So how do we go about doing a mediation analysis? In the next four posts I’ll take you through the main approaches to testing for a significant mediation effect.
We’ll first look at the Causal Steps approach, made famous by Baron & Kenny (1986).
Then we’ll look at several modern approaches for testing the significance of a mediated effect.
These are the Sobel test, MacKinnon’s (2002) Correction to Aroian test, MacKinnon’s (2002) Distribution of Products, and finally Bootstrap analysis (Shrout & Bolger 2002).
We’ll also discuss which test is best to use.
Statistics Training: Introduction to Path Analysis
- 1. What is Path Analysis?
- 2. A Quick Review of Regression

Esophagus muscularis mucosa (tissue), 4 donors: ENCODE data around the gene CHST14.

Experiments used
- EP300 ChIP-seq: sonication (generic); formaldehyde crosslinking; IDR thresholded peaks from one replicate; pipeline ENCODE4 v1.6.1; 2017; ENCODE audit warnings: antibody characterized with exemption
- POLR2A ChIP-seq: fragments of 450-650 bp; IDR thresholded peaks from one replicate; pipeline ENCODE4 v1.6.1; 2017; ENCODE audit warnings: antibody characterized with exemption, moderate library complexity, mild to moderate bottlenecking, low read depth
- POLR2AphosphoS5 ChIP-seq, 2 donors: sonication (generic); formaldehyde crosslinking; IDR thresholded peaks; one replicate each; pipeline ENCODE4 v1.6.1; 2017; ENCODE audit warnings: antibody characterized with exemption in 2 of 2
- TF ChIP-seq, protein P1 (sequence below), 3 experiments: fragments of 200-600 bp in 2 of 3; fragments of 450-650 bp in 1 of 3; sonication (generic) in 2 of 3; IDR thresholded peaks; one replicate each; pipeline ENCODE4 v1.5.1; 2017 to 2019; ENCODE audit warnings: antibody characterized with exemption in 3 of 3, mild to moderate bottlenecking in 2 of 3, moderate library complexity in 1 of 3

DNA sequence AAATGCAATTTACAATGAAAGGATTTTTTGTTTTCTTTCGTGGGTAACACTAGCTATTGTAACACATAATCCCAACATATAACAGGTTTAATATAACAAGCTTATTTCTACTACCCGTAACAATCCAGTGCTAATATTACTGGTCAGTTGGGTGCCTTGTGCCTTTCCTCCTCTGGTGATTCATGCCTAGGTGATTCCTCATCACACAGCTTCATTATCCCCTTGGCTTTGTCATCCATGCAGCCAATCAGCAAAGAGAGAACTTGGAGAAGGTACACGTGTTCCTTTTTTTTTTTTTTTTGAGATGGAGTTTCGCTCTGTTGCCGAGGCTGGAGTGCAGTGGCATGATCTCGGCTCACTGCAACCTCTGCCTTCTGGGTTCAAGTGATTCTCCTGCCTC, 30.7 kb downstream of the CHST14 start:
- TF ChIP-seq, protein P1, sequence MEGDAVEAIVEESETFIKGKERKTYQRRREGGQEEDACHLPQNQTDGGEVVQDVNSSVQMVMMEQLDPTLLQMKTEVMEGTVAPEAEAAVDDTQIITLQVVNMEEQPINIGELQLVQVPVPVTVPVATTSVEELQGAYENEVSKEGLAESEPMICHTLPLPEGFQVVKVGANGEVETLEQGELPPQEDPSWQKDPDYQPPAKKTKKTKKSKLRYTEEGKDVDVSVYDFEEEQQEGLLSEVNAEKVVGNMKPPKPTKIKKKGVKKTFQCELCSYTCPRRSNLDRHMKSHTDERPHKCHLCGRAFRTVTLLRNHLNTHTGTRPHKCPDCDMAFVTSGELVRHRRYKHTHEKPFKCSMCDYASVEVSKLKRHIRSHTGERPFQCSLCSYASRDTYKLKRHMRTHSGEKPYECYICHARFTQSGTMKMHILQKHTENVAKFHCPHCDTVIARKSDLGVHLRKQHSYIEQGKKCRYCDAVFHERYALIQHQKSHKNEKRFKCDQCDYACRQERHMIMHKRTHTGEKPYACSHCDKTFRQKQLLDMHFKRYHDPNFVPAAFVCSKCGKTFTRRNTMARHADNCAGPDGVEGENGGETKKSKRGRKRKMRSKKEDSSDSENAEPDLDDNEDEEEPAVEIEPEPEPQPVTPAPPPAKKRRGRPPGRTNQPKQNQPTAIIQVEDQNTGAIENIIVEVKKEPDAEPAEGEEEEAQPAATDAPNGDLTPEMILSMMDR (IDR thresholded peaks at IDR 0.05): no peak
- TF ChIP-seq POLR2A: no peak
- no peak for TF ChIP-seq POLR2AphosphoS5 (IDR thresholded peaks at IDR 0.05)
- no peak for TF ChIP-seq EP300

- 3. Moderation and Mediation Explained
- 4. Example of the Difference between Moderation and Mediation
- 5. Example of a Basic Test of Mediation
- 6. Mediation Analysis: Procedures and Tests
- 7. Causal Steps to Establish Mediation: Step 1
- 8. Causal Steps to Establish Mediation: Step 2
- 9. Causal Steps to Establish Mediation: Steps 3 and 4
- 10. Barron and Kenny’s (1986) Criteria for Mediation
- 11. An Example of a Mediator Acting as a Suppressor
- 12. Testing for Significant Mediation
- 13. Sobel’s Test of Significant Mediation